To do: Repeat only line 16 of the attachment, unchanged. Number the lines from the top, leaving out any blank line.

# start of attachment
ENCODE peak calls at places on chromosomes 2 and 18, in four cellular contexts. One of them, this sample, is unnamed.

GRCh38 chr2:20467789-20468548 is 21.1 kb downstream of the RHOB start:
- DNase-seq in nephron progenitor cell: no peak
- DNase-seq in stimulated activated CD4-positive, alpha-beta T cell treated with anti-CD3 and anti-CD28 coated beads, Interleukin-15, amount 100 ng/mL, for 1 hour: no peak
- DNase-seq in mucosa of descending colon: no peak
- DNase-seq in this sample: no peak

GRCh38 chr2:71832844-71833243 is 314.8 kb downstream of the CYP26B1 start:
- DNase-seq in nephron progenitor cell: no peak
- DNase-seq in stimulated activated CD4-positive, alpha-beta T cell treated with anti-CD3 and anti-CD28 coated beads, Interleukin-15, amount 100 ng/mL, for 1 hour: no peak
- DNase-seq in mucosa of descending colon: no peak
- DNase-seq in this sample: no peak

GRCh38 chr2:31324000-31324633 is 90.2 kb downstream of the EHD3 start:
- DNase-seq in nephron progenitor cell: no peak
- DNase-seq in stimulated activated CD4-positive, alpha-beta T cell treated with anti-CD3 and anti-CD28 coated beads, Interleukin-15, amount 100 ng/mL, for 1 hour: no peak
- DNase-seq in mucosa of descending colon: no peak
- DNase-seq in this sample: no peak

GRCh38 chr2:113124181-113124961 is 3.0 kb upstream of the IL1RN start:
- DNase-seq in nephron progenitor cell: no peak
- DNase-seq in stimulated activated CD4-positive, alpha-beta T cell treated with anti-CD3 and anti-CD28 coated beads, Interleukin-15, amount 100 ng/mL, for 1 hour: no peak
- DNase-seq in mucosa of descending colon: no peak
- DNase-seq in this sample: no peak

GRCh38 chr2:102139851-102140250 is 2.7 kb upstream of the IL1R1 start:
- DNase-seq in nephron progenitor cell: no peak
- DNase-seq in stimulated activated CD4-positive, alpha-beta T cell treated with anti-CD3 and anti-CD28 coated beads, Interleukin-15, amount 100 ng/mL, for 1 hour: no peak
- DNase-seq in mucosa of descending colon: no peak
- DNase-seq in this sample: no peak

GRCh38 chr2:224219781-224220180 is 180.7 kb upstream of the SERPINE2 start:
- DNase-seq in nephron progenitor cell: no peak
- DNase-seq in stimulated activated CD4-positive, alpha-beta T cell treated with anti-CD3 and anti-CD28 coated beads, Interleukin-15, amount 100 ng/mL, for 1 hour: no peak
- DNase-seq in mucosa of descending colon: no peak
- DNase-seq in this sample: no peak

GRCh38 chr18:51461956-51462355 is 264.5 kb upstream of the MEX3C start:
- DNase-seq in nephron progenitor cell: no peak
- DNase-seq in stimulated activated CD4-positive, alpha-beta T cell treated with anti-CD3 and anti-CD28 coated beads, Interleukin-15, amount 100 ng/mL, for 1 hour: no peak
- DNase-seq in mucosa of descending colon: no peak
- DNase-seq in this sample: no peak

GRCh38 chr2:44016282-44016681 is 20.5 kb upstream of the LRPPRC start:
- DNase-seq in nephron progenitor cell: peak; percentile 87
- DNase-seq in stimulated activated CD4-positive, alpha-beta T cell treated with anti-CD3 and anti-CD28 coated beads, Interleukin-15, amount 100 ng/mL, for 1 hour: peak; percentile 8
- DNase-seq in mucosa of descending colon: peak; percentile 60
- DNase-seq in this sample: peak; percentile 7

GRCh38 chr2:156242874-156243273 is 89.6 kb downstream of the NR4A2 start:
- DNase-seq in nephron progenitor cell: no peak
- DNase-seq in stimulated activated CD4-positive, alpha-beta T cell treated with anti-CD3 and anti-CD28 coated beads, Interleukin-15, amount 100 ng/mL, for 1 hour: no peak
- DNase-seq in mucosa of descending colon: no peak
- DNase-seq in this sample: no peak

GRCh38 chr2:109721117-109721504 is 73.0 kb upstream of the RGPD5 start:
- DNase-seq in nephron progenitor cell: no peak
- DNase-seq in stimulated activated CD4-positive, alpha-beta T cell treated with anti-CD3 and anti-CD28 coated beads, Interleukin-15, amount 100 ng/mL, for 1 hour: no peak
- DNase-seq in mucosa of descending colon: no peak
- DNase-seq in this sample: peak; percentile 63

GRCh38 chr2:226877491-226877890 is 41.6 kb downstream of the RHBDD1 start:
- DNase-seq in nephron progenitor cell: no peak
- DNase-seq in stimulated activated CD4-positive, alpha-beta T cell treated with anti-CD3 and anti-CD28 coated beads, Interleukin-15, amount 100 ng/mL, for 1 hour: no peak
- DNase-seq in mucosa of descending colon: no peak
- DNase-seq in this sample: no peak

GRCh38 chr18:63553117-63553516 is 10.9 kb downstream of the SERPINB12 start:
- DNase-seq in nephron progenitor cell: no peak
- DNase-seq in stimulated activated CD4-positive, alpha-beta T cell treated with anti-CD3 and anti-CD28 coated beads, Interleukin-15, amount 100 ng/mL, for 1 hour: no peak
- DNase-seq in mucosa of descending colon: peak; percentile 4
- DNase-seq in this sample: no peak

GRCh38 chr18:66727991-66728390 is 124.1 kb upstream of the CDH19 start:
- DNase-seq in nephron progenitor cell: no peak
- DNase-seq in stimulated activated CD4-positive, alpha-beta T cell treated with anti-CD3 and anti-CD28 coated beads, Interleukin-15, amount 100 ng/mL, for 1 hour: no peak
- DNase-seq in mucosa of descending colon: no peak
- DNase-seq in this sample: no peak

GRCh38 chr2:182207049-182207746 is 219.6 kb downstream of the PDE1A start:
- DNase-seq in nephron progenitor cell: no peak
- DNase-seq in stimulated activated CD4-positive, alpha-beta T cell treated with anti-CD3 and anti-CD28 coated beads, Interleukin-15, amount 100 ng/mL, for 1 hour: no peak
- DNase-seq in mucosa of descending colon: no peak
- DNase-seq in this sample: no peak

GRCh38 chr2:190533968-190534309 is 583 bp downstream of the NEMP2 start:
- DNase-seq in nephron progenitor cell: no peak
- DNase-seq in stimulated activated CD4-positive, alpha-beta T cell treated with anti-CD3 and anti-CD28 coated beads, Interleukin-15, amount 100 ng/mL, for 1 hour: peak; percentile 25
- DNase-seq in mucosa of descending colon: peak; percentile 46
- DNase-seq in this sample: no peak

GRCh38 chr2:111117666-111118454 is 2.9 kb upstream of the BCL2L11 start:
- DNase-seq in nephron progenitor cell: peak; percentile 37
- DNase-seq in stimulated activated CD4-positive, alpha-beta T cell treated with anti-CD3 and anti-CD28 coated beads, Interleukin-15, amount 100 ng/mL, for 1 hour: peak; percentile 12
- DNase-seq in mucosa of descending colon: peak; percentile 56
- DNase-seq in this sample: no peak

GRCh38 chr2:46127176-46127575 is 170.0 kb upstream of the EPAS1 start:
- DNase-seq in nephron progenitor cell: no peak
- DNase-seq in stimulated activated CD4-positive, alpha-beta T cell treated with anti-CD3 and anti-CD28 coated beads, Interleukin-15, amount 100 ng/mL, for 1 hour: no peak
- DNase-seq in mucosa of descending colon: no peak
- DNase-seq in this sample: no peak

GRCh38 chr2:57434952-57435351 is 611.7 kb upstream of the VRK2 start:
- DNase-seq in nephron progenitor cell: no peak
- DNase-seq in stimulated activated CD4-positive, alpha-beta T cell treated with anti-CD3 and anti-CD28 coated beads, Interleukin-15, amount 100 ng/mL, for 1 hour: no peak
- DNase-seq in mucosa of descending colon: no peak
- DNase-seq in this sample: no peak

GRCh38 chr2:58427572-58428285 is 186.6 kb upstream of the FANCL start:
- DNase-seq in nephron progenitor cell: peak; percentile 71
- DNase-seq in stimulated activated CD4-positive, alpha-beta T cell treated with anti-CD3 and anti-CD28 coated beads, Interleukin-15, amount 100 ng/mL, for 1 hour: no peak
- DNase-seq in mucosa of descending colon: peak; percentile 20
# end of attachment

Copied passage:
- DNase-seq in this sample: no peak